Most camps give you a packing list which covers the essentials. However, some appear rather sparse and you feel that surely some creature comforts must be missing.
For a more comprehensive list, I have combined the lists of 20 traditional summer camps in North Carolina. Download the ultimate sleepaway camp packing list.
A few tips:
- After you have assembled your items, be sure to include your child in the packing process; they need to be able to find their stuff once they get to camp.
- Everything should be considered disposable: do not pack anything you’d be upset to have destroyed or lost. A week in the woods will challenge even the most fastidious kid to keep things neat and clean.
- Review your packing list and make sure you have everything, and that it fits. Trying to rush out and buy sweatpants at the last minute is not easy – Target doesn’t carry them in the summer.
- And this apparently cannot be reiterated enough: LABEL EVERYTHING, even the toothbrush. Order your clothing labels now!
It’s OK to be Homesick
Being away from home is tough. New people, a new environment, and different food. Before your child goes away, talk about the fact they may be homesick for a few days. It doesn’t mean that they won’t have a fabulous time. They may cry themselves to sleep the first night because they want to go home, but at the end they‘ll be crying because they want to stay.
First make sure to define homesick feelings, which can vary. There may be a general malaise from missing mommy and daddy, it may strike at night in the bunk bed, or it may come from not liking the food. You can help your child to identify the signs and come up with ways to think positively.
It may help to discuss that homesickness is not exclusive to the world of summer camp, and that affects some people more than others. For example, my husband hates to travel for work because he misses his family and his own bed. I, on the other hand, view it as a welcome opportunity to read my book in peace and quiet on the airplane.
Research shows that most kids recover from homesickness quickly, but for some it might last the whole session. It won’t prevent them from learning and having fun; they just may need extra counseling. Speaking about coping mechanisms or how to talk to counselors when they feel homesick will give your child confidence should they find themselves in that situation. Kids who experience severe homesickness sometimes turn out to be the most dedicated campers, returning year after year.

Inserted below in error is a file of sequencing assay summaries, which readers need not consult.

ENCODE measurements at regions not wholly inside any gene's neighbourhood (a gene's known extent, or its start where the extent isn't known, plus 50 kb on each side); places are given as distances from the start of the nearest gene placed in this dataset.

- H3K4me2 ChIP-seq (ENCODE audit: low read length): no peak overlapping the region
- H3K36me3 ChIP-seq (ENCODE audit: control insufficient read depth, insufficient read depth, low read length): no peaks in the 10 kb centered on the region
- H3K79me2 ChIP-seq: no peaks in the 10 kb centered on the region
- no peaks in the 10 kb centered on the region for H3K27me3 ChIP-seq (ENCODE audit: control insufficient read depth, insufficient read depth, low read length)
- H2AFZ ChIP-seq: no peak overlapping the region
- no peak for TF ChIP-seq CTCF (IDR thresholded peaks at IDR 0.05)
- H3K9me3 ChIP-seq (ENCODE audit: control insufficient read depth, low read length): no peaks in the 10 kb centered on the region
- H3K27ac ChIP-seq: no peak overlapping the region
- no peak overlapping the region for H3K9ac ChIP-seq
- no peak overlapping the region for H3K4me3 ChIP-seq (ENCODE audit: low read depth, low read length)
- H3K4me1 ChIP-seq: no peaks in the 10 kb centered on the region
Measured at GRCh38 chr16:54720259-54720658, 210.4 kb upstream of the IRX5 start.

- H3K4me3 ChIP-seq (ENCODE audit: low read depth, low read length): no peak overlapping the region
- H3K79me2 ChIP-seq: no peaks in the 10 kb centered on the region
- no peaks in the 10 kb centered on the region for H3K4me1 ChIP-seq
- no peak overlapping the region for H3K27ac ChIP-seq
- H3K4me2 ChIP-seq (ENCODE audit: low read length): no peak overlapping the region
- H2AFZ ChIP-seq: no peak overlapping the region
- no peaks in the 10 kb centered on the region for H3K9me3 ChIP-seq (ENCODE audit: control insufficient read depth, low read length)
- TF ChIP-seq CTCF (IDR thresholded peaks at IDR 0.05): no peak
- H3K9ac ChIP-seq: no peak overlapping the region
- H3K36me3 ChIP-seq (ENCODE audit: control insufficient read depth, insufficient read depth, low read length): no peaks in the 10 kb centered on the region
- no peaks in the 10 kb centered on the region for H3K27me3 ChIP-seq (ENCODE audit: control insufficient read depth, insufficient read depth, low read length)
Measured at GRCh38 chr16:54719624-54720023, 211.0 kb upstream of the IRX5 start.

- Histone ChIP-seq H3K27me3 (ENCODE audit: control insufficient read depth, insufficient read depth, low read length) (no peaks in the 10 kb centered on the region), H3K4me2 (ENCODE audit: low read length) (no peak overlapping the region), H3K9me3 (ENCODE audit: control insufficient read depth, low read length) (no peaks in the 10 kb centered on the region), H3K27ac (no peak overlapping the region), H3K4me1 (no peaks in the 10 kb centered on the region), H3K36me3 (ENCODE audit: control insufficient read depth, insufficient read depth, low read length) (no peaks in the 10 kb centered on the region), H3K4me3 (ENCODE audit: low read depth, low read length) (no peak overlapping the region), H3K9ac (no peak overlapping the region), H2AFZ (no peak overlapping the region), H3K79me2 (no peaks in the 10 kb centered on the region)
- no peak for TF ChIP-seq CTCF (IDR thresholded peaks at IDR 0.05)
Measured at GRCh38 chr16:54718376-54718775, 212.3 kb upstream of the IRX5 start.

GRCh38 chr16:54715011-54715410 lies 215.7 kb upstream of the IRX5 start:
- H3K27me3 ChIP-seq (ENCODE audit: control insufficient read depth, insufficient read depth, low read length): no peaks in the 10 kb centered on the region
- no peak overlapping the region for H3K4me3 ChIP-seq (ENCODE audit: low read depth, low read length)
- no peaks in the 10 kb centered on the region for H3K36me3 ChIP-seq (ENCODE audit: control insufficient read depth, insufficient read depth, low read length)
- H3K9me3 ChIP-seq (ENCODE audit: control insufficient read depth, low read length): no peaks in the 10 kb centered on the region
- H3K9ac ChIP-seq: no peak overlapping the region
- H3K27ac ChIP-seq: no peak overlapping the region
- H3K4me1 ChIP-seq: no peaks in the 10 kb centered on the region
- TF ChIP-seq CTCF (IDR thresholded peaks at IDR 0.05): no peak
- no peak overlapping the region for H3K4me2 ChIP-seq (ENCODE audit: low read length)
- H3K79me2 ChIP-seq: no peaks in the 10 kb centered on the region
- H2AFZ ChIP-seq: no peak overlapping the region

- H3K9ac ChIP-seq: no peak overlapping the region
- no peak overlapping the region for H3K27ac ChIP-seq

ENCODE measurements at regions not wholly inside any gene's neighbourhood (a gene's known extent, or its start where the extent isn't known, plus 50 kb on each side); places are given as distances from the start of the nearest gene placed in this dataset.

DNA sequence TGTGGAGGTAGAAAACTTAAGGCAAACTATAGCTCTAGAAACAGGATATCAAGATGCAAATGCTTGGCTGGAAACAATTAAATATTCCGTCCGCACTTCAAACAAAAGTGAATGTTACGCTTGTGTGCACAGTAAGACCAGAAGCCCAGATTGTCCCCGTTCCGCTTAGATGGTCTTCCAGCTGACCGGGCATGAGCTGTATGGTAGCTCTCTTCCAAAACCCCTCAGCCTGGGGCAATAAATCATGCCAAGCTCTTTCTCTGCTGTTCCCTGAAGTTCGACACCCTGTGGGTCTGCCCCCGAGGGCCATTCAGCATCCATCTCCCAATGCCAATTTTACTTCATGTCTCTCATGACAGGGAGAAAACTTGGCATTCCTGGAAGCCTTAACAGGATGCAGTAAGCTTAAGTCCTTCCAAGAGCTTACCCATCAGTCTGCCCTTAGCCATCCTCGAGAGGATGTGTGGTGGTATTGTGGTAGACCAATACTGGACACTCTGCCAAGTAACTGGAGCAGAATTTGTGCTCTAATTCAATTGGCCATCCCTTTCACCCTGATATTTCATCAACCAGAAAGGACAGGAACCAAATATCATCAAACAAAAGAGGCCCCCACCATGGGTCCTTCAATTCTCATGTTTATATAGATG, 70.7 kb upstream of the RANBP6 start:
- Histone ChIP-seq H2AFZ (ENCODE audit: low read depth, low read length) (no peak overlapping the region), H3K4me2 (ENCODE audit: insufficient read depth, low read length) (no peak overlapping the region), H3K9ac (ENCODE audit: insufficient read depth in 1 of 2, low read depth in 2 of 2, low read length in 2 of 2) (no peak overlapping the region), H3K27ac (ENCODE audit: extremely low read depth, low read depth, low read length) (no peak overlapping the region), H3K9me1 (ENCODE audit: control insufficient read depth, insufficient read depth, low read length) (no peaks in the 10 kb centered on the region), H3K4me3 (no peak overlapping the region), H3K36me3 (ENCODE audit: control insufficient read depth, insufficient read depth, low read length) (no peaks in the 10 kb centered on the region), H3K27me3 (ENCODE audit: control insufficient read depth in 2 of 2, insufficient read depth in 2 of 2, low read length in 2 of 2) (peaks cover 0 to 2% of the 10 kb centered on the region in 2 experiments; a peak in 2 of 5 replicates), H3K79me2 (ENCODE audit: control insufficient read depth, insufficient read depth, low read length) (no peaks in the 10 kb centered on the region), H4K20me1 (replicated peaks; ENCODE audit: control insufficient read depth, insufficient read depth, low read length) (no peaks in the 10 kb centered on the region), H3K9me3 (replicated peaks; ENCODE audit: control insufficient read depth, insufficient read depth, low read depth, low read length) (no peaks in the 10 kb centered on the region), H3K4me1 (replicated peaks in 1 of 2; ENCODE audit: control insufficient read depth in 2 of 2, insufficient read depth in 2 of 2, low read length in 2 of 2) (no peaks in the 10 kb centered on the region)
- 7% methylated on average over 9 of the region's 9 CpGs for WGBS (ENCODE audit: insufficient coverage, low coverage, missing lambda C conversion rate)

If your child asks “What if I totally hate camp?” the absolutely incorrect response is “Call me and I can come and pick you up.” As this New York Times article states, it puts everyone – camp staff, you, your child – in an awkward, no-win situation. Instead, encourage them to talk to their counselor and give it a few days.
If you’re worried about your child, speak to the camp staff in advance. Most counselors will be trained on how to deal with homesickness. Talk to the camp director and find out their specific strategies. They may be able to share some prior campers’ experiences that will put your mind at ease.
Great advice from a 30-year camp veteran can be found in 10 Messages for a Homesick Camper on the Sunshine Parenting Blog.
Dr. Michael Thompson, the author of Homesick & Happy - How Time Away from Parents Can Help a Child Grow believes that summer camp helps children develop the necessary skills for independence and offers advice to parents sending their kids away for the first time.
The author discussed the concepts on the radio program Charlotte Talks. Listen to the show here.
Mail & Care Packages. Send letters in advance so your camper will have something to open right away. Some camps no longer allow care packages, so be sure to check the rules.
Review camp policies regarding electronics. Know what you can take and what you can’t. Stock up on batteries as needed.
Review communication policies. Set expectations with your child as to when and how often you’ll be able to call. Some camps offer a parent portal where you can view pictures, so even if you can’t communicate directly, you may catch a glimpse of your child overcoming their fear of the ropes course.
Your child should arrive at camp with the expectation that he will try new things and have a wonderful time. If you’re anxious and worried, he will pick that up and wonder if he should be anxious and worried. Give your child the tools he needs to be prepared both mentally and physically, and plan for a great summer!
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